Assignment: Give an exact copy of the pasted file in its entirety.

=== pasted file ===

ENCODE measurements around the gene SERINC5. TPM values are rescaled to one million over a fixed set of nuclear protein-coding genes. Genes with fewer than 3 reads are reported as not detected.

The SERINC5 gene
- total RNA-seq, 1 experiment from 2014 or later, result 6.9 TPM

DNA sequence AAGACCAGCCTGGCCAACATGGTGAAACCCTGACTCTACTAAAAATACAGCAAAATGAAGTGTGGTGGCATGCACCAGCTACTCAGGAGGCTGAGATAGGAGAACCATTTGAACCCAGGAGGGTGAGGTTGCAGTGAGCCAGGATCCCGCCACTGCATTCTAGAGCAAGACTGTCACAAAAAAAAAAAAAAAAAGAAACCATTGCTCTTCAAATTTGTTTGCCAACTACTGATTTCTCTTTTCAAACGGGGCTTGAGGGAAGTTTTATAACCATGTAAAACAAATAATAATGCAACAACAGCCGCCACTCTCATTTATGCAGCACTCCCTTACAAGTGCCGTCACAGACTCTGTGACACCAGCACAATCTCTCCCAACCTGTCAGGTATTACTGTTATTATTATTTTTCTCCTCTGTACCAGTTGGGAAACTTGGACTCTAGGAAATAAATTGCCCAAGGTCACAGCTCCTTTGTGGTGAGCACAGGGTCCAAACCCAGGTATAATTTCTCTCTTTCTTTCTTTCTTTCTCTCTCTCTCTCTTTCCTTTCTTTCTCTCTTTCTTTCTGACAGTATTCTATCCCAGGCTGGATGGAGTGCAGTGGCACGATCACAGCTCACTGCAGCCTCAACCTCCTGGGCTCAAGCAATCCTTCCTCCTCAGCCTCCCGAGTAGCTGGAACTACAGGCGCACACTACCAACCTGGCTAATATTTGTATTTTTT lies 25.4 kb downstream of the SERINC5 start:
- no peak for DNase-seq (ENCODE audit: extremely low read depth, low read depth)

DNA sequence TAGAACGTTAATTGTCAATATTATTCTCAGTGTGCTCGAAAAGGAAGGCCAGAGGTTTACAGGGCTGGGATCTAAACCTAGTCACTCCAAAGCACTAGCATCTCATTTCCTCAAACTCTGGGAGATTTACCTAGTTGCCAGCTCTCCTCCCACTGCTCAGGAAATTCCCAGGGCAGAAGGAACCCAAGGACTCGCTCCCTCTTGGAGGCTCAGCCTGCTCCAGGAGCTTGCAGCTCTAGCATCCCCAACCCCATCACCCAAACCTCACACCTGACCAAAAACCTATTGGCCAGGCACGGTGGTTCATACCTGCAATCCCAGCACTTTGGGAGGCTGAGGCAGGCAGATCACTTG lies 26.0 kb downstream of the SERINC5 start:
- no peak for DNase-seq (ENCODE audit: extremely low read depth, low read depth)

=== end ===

ENCODE measurements around the gene SERINC5. TPM values are rescaled to one million over a fixed set of nuclear protein-coding genes. Genes with fewer than 3 reads are reported as not detected.

The SERINC5 gene
- total RNA-seq, 1 experiment from 2014 or later, result 6.9 TPM

DNA sequence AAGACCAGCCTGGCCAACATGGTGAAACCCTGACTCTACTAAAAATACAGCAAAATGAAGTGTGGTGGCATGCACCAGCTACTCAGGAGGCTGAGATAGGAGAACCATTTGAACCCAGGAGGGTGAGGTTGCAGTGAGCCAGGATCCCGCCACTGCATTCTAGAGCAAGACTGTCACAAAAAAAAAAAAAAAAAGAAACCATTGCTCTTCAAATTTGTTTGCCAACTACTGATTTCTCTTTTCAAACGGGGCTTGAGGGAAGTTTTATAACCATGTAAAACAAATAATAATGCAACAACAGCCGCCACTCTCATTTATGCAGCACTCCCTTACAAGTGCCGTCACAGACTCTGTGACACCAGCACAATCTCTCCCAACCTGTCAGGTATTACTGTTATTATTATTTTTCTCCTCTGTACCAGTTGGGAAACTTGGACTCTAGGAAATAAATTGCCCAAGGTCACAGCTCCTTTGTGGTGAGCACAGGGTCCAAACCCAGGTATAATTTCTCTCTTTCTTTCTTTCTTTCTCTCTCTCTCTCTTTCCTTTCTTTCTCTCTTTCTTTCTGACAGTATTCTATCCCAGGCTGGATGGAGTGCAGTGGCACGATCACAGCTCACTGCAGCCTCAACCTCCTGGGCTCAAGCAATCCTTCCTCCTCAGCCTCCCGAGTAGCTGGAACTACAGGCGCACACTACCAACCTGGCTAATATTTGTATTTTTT lies 25.4 kb downstream of the SERINC5 start:
- no peak for DNase-seq (ENCODE audit: extremely low read depth, low read depth)

DNA sequence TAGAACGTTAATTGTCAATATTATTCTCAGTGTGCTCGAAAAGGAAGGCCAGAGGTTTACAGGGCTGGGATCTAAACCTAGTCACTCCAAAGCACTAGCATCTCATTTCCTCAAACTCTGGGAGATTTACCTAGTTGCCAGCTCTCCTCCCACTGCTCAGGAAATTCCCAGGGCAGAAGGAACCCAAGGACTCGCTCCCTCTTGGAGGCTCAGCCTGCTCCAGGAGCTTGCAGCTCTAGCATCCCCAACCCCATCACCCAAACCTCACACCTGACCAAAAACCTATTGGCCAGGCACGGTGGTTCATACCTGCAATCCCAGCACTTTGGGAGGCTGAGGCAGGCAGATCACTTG lies 26.0 kb downstream of the SERINC5 start:
- no peak for DNase-seq (ENCODE audit: extremely low read depth, low read depth)